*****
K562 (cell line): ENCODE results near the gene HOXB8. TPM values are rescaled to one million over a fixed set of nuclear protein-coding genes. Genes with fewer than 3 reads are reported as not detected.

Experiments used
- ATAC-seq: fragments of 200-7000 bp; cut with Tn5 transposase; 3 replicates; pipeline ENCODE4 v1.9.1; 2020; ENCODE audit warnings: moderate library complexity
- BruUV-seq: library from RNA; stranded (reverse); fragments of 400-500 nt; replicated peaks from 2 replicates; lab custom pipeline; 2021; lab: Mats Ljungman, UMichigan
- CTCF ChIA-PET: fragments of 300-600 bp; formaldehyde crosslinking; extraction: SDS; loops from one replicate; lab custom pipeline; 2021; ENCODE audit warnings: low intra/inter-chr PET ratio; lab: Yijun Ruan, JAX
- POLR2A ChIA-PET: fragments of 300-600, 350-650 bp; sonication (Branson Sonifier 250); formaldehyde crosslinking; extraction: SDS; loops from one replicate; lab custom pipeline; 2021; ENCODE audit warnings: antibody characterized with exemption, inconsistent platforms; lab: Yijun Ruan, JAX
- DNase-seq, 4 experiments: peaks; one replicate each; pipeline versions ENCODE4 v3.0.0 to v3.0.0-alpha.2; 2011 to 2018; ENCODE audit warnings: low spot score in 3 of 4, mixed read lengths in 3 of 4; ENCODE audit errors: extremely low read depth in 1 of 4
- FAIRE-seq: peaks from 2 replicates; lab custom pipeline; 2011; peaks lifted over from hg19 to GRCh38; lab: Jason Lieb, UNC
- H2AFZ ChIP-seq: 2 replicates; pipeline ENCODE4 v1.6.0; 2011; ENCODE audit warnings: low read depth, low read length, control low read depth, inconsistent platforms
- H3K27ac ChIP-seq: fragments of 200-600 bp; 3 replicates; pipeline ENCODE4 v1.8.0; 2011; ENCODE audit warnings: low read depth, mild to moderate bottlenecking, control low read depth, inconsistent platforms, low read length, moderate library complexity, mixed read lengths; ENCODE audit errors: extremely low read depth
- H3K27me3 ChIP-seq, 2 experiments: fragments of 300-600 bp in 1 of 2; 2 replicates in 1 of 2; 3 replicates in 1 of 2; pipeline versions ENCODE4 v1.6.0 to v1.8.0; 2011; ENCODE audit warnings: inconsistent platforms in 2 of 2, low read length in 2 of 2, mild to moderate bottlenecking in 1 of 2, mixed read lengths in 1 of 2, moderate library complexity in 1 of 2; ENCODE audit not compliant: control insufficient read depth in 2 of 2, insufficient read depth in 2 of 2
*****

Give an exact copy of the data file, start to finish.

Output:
K562 (cell line): ENCODE results near the gene HOXB8. TPM values are rescaled to one million over a fixed set of nuclear protein-coding genes. Genes with fewer than 3 reads are reported as not detected.

Experiments used
- ATAC-seq: fragments of 200-7000 bp; cut with Tn5 transposase; 3 replicates; pipeline ENCODE4 v1.9.1; 2020; ENCODE audit warnings: moderate library complexity
- BruUV-seq: library from RNA; stranded (reverse); fragments of 400-500 nt; replicated peaks from 2 replicates; lab custom pipeline; 2021; lab: Mats Ljungman, UMichigan
- CTCF ChIA-PET: fragments of 300-600 bp; formaldehyde crosslinking; extraction: SDS; loops from one replicate; lab custom pipeline; 2021; ENCODE audit warnings: low intra/inter-chr PET ratio; lab: Yijun Ruan, JAX
- POLR2A ChIA-PET: fragments of 300-600, 350-650 bp; sonication (Branson Sonifier 250); formaldehyde crosslinking; extraction: SDS; loops from one replicate; lab custom pipeline; 2021; ENCODE audit warnings: antibody characterized with exemption, inconsistent platforms; lab: Yijun Ruan, JAX
- DNase-seq, 4 experiments: peaks; one replicate each; pipeline versions ENCODE4 v3.0.0 to v3.0.0-alpha.2; 2011 to 2018; ENCODE audit warnings: low spot score in 3 of 4, mixed read lengths in 3 of 4; ENCODE audit errors: extremely low read depth in 1 of 4
- FAIRE-seq: peaks from 2 replicates; lab custom pipeline; 2011; peaks lifted over from hg19 to GRCh38; lab: Jason Lieb, UNC
- H2AFZ ChIP-seq: 2 replicates; pipeline ENCODE4 v1.6.0; 2011; ENCODE audit warnings: low read depth, low read length, control low read depth, inconsistent platforms
- H3K27ac ChIP-seq: fragments of 200-600 bp; 3 replicates; pipeline ENCODE4 v1.8.0; 2011; ENCODE audit warnings: low read depth, mild to moderate bottlenecking, control low read depth, inconsistent platforms, low read length, moderate library complexity, mixed read lengths; ENCODE audit errors: extremely low read depth
- H3K27me3 ChIP-seq, 2 experiments: fragments of 300-600 bp in 1 of 2; 2 replicates in 1 of 2; 3 replicates in 1 of 2; pipeline versions ENCODE4 v1.6.0 to v1.8.0; 2011; ENCODE audit warnings: inconsistent platforms in 2 of 2, low read length in 2 of 2, mild to moderate bottlenecking in 1 of 2, mixed read lengths in 1 of 2, moderate library complexity in 1 of 2; ENCODE audit not compliant: control insufficient read depth in 2 of 2, insufficient read depth in 2 of 2